An early version of Blogger Perks is launched by Stormhoek, Hugh MacLeod’s wine company. They sent 100 bloggers a bottle of wine expecting nothing in return. And wouldn’t you know it, bloggers start writing about it and Stormhoek doubles its sales in less than 12 months.
Garrett Graff becomes the first blogger ever to be granted White House credentials.
Jeff Jarvis, a little blogger from nowhere, bullies Dell into doing the right thing and shipping him a replacement computer in place of the lemon they sold him previously.
50 Million Blogs
According to a tiny little blog directory site we mentioned back in 2002, Technorati reports that it has over 50 million blog indexed in its database.
Half-baked ideas that launched the previous year start to take off with the rising tide. Major media outlets team up with Huffington Post and Mashable to syndicate content across their respective channels.
On July 31, 2006, an unknown band named OK GO released a video featuring an elaborately choreographed dance on treadmills. This video was viewed by over one million people on YouTube in the first six days.
OK GO’s success wasn’t due to high search ranking, Google, radio, music industry channels, or any other “traditional” media exposure. It was due to social sharing. The times they are a changin’.
Also, in 2006, the genius behing 2 Million fake Twitter followers and Big Boy’s retarded cousin, Newt Gingrich, argued that censoring the Internet would be the right thing to do. Censor this (grabs his crotch), asshole.
TIME Magazine named Matt Drudge, the blogger behind the Drudge Report, one of the 100 most influential people in the world.
Bloggers start to ask no one in particular if blogging is dead.
Monetizing your blogging becomes a pervasive topic of discussion amongst bloggers.
Tumblr is launched.
Twitter suffers growing pains and experiences long-term downtime. People are forced to talk to each other in person.
In 2008, Wired, a technology prediction Oracle, gets it completely wrong and tells us to give up blogging because Twitter, Flickr, Facebook Make Blogs Look So 2004.
More importantly, we don’t own our Twitter followers, and we don’t own our Facebook Likes. But we do own our blog subscriber list, and the whole point of blogging is to have direct access to your audience. So thank you Wired, I think I’ll keep my blog if it’s all the same to you.
Also, (according to Technorati), a typical blogger contribute to four blogs on average, and the average blogging tenure is three years.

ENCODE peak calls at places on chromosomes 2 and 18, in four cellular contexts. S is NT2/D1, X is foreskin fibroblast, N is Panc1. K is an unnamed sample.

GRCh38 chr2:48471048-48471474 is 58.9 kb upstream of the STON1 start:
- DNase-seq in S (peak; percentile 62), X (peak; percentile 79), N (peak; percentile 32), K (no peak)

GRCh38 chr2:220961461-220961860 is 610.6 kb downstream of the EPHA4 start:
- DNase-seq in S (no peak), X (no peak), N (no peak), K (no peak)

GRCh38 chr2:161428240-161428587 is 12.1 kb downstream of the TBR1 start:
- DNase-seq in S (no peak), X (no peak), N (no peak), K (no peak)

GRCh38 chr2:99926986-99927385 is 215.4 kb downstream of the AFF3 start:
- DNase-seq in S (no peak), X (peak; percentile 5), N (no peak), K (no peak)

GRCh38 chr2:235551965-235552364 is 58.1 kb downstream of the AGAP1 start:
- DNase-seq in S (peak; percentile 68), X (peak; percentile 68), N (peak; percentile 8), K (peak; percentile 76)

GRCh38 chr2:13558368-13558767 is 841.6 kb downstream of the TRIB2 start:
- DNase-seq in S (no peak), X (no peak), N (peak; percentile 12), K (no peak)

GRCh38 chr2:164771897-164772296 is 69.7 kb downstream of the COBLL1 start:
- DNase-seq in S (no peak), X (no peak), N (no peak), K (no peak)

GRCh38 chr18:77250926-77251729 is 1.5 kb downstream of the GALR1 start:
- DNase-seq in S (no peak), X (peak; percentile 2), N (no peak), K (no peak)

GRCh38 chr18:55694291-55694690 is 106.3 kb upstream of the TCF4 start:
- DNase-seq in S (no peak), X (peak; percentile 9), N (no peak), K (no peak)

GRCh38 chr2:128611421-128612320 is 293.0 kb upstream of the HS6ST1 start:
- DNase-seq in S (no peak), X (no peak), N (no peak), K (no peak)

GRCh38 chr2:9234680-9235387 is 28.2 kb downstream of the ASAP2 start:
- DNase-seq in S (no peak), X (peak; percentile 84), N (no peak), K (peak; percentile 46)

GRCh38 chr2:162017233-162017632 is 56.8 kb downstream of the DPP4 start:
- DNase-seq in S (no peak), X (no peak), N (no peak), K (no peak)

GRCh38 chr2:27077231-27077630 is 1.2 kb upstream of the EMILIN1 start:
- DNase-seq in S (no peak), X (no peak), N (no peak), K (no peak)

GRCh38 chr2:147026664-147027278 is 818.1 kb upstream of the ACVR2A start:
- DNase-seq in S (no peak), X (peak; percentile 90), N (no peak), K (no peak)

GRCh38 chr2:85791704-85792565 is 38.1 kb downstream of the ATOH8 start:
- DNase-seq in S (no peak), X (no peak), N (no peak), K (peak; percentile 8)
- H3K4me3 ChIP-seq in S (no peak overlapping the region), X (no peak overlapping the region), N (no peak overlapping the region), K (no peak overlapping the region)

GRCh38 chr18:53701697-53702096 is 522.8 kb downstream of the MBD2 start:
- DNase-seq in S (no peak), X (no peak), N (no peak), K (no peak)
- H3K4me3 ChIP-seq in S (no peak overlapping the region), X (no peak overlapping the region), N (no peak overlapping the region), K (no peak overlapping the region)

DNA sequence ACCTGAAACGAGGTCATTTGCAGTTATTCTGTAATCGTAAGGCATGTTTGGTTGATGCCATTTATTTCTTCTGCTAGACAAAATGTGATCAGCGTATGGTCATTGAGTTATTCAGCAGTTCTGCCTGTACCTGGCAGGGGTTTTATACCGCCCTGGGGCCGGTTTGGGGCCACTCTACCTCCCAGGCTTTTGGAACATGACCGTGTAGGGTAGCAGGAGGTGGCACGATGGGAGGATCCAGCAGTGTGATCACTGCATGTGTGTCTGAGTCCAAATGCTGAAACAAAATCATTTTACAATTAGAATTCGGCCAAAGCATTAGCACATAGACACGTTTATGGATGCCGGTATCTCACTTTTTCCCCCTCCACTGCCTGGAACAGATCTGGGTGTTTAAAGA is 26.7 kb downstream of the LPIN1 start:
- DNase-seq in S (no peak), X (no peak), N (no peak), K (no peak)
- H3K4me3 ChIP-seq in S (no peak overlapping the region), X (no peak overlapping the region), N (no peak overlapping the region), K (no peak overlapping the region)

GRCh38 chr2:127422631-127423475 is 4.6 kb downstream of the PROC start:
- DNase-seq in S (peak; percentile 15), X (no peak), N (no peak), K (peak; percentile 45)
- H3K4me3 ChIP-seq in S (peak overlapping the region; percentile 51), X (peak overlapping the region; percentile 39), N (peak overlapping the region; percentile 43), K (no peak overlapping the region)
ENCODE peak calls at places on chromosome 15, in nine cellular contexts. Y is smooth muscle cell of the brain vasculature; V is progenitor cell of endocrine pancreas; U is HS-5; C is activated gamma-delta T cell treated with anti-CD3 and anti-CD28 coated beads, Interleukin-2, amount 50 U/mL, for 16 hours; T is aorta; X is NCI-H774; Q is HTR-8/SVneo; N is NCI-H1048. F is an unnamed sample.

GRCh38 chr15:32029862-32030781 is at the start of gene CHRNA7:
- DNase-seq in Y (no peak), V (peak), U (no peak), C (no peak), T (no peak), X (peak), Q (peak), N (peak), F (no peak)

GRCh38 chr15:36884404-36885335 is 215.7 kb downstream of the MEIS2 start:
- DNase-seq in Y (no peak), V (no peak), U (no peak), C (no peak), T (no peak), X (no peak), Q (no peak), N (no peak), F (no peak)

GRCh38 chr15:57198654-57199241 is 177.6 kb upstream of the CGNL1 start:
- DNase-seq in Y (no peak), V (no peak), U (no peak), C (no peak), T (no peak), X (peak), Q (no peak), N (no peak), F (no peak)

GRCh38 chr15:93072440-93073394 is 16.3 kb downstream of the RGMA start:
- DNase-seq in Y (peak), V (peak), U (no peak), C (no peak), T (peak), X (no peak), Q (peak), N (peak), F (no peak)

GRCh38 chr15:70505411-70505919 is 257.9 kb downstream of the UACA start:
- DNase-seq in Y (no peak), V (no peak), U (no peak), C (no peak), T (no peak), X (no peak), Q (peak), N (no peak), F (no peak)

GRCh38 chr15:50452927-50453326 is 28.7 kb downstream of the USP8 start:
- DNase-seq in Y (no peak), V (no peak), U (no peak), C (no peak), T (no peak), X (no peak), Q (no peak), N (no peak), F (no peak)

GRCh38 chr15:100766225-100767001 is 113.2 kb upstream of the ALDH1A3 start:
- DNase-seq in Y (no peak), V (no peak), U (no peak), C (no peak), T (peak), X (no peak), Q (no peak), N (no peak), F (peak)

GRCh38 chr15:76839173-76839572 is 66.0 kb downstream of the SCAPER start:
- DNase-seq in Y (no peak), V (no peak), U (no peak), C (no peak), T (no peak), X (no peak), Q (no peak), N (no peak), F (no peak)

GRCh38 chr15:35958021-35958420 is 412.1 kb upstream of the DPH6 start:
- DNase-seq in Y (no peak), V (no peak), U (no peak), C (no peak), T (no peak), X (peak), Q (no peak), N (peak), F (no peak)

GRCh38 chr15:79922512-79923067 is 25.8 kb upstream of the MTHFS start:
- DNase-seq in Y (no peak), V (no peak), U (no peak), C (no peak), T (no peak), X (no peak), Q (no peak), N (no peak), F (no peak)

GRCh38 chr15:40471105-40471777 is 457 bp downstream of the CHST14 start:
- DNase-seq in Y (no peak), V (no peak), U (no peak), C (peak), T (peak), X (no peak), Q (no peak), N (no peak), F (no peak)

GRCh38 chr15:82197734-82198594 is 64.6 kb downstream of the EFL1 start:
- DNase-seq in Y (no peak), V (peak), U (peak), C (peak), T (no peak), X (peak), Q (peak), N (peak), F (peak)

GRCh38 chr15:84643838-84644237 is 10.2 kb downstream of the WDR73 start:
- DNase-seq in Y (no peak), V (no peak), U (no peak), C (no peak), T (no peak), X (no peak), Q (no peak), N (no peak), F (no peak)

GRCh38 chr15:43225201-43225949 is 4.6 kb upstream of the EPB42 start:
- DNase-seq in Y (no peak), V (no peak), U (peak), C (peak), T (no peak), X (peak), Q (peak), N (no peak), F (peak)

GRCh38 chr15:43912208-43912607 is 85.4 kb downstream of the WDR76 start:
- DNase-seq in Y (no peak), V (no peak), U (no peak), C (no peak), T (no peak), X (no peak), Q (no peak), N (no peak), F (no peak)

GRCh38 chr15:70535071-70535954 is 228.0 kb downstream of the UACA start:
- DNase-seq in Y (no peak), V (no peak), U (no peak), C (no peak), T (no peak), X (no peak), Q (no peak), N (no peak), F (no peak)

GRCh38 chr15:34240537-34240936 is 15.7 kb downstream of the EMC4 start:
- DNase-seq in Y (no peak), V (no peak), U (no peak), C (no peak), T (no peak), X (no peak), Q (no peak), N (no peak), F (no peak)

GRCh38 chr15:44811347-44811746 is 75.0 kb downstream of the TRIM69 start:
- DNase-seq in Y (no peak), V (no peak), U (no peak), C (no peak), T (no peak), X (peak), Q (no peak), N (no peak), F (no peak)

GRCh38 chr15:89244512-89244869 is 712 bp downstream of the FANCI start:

While only 14% of users in general population use Twitter, 73% of bloggers are actively promoting their blogs, sharing interesting links, and looking for trending topics. According to Penn, Schoen & Berland Associates, May 2009 report.
In short, Bloggers like Twitter. This will become important next year.
Sites that were launched before or around 2005 benefit from the culture of backlinks which gave them high search rankings on Google. By this time, the culture of sharing has taken root, and these same sites get caught in a virtuous circle of high search rankings and new culture of social sharing.
Frog Legs, Anyone?
A subtle yet seismic shift has occurred, and Google was caught with their pants down.
No one noticed it because it took years, but the Blogosphere went from the culture of backlinking, to a culture of sharing. This sounds nice, except Google was never supposed to consider shares in their ranking algorithm. Google uses backlinks, and the relative authority of the site you’re receiving a link from, in order to rank you in someone’s search results.
How does Google build a ranking profile for a site if the culture has shifted, and the number of backlinks has dropped off to a statistically insignificant level?
In 2010, Google flirts with Twitter, while being actively ignored by Facebook.
Google rolls out G+, and Triberr is born.
By this point, Google had realized that the culture-shift has occurred and there was nothing Google could do to change that. So, they decided to play into the sharing culture by rolling out G+.
The big idea is that if people prefer to share (instead of backlink), and if Twitter and Facebook don’t want to play nice, then Google will create their own social network and force people to use it by integrating it with over 100+ other Google offerings to date.
At this point, the Blogosphere has turned into a society of 1 percenters who are bathed in Attention, and the rest of the Bloggers struggle to get their content seen amongst the onslaught of shares from sites that were launched years ago.
These old sites (like Mashable and HuffPost) routinely churn out mediocre content and yet benefit from 1000s of shares. Triberr is born to help small, and new bloggers get Attention.
Two important innovations occur that level the playing field for small bloggers.
Easy syndication option (guest posts) is available to everyone with a single click of a button, PLUS a comment system that mirrors ALL comments across ALL instances of a syndicated post is born. Both innovations are brought to you by Triberr.
Where Are We Going?
Instead of predicting what’s going to happen, I will only share what I am actively trying to make happen.
The Blogosphere is broken. Small bloggers who are creating amazing content are drowned out by the promotion machine of big, powerful, blogs.
In any society where there are few rich and many poor, the rich oppress the poor, and the poor, eventually, rise up.
Conversely, any society with a vast, expansive middle class, is tolerant, well educated, and enlightened society.
Unfortunately, the Blogosphere is a society of few rich. And if you want to rise up, we’ve made you a weapon.
Blogging is high-touch, close-combat, heavy-petting, all-up-in-yer-grill, kind of activity. So, tell me…
- When did you start blogging?
- What is the most historically significant blogging event for you?
- Are you ready to rise up?